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September 03, 2007

Things I Didn't Know: Labor Day Edition

By Neil the Ethical Werewolf

Matthew Harwood's April 2005 article in the Washington Monthly on the anti-labor bias of the CPA in Iraq gives us this exciting historical tidbit:

After the Japanese surrender in World War II, the country's newly-appointed premier knocked on the door of Gen. Douglas MacArthur and was greeted with a memorandum outlining the framework for Japan's democratization. First on the list was the "emancipation of the women of Japan through their enfranchisement." Second was "the encouragement of the unionization of Labor."

Kevin mentions the contrasting story about how the CPA, staffed by Republican ideologues who were trying to turn Iraq into a conservative utopia with flat taxes and privatization, regarded the labor movement as an enemy.  Even as everything else was overturned, Saddam-era prohibitions on union activity were maintained.  A strong union movement -- one of the political forces best equipped to make sure that the government is responsive to the economic needs of the people -- was never allowed to form. 

September 3, 2007 | Permalink

Comments

Of course, Japanese unions saw the sharp end of the stick in just a few years.

Posted by: Meh | Sep 3, 2007 2:48:07 PM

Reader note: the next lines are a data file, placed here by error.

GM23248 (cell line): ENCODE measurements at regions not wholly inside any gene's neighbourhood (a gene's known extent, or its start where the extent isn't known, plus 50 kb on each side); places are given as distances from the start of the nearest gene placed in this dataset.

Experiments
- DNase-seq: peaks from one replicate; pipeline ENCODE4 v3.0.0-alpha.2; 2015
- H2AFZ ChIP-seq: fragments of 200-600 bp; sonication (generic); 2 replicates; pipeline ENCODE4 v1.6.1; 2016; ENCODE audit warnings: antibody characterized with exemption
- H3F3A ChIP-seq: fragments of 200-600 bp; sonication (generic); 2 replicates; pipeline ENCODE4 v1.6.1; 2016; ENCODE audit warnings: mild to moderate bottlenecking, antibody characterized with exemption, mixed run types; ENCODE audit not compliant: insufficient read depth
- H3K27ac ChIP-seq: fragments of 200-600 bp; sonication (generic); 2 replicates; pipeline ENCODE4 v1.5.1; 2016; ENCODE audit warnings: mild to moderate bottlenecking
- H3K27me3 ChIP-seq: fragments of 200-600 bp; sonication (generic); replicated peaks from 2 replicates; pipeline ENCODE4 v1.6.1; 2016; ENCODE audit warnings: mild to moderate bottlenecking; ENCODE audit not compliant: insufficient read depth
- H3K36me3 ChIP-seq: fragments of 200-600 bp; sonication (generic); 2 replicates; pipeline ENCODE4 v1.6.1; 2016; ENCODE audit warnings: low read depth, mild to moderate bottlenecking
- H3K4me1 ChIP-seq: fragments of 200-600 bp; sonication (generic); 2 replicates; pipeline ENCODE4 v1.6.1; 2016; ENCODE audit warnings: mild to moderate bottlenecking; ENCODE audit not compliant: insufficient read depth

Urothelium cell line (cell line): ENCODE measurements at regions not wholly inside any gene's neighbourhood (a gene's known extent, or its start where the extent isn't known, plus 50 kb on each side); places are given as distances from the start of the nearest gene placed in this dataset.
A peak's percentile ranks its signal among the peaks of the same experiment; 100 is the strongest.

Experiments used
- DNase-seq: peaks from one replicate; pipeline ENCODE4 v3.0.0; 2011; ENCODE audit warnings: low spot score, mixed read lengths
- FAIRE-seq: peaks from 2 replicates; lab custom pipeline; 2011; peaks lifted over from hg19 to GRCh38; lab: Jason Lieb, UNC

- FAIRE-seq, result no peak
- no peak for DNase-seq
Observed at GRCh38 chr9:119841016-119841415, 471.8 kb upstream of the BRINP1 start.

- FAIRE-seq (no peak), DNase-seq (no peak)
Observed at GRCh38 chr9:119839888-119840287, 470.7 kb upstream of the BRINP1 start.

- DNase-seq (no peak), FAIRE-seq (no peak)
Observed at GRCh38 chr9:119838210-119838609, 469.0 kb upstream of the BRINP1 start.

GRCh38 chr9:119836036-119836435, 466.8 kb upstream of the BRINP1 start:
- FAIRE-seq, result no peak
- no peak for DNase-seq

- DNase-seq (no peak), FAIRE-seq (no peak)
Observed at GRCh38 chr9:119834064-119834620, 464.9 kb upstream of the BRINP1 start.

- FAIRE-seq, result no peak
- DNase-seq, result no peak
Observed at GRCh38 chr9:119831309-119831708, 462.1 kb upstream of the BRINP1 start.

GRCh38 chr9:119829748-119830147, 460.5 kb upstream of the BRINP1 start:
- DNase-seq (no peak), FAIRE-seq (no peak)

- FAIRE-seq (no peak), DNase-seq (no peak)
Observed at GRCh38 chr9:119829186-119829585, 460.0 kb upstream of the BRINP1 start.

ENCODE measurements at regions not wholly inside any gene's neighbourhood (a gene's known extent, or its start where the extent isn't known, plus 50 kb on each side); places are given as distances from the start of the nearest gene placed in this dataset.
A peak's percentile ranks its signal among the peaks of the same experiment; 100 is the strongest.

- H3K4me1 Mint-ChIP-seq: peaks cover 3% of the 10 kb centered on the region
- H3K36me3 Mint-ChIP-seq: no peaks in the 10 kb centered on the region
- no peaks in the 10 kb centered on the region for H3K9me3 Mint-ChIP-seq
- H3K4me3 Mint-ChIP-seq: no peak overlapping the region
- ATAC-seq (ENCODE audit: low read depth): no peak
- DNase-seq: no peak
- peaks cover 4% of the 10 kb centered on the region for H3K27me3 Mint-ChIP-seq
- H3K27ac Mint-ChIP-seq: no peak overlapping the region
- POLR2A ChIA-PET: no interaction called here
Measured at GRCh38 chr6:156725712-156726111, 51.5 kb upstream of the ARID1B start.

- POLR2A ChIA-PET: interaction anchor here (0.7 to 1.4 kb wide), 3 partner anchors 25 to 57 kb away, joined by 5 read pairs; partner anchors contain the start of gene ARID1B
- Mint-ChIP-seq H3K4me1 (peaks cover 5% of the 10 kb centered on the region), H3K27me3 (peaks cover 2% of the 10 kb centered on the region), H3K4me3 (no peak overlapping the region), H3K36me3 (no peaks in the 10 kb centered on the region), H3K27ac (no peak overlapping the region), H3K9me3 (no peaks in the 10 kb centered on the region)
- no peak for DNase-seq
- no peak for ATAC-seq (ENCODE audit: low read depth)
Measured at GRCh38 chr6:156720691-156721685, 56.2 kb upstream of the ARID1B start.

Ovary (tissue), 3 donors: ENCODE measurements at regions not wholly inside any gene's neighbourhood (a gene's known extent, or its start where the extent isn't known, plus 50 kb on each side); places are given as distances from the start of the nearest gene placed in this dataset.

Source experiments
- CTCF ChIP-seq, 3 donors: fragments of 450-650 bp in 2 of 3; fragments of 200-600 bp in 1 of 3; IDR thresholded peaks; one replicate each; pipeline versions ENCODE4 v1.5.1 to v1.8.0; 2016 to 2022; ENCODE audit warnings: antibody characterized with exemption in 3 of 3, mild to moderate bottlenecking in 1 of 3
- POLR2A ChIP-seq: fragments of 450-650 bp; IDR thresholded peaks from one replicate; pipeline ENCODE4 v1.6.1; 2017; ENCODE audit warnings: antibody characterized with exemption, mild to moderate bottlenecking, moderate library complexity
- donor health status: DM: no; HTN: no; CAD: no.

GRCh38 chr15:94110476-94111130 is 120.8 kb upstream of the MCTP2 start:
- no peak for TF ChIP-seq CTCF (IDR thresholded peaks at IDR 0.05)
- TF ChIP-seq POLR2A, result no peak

I think this fits into the category of what have we learned from history.

Sings: "I don't know much about His stor y"

Posted by: JimPortlandOR | Sep 3, 2007 2:55:26 PM

Meh has that right, within a few years the occupation authorities were letting right-wing war crims out of jail and allying with the Yakuza to keep the unions down.

Posted by: d | Sep 3, 2007 5:37:52 PM

Meh has that right, within a few years the occupation authorities were letting right-wing war crims out of jail and allying with the Yakuza to keep the unions down.

True, but Neil's point was that when America occupied Japan, we promoted increased rights and freedoms for women and all workers.

In Iraq, of course, the CPA was full of people who so hated unions that they embraced some of Saddam's own anti-union regulations, while restrictions on women's rights have been intentionally ignored or sold as a worthwhile price to pay for the sake of Iraq being "liberated."

Posted by: Stephen | Sep 3, 2007 5:45:12 PM

I'm pro-labor in principle, so maybe I'm just looking through bread-and-roses colored glasses, but it seems to me that promoting worker organization would have served an important strategic purpose. That is, it would have promoted mass membership organizations which were inherently secular rather than sectarian.

Posted by: dr | Sep 4, 2007 8:08:40 AM

Dr,
Your point is too sensible to ever be considered by the US foreign policy clerisy. I mean, someone at AEI might write a nasty op/ed against the idea!

Posted by: Northern Observer | Sep 4, 2007 10:28:02 AM

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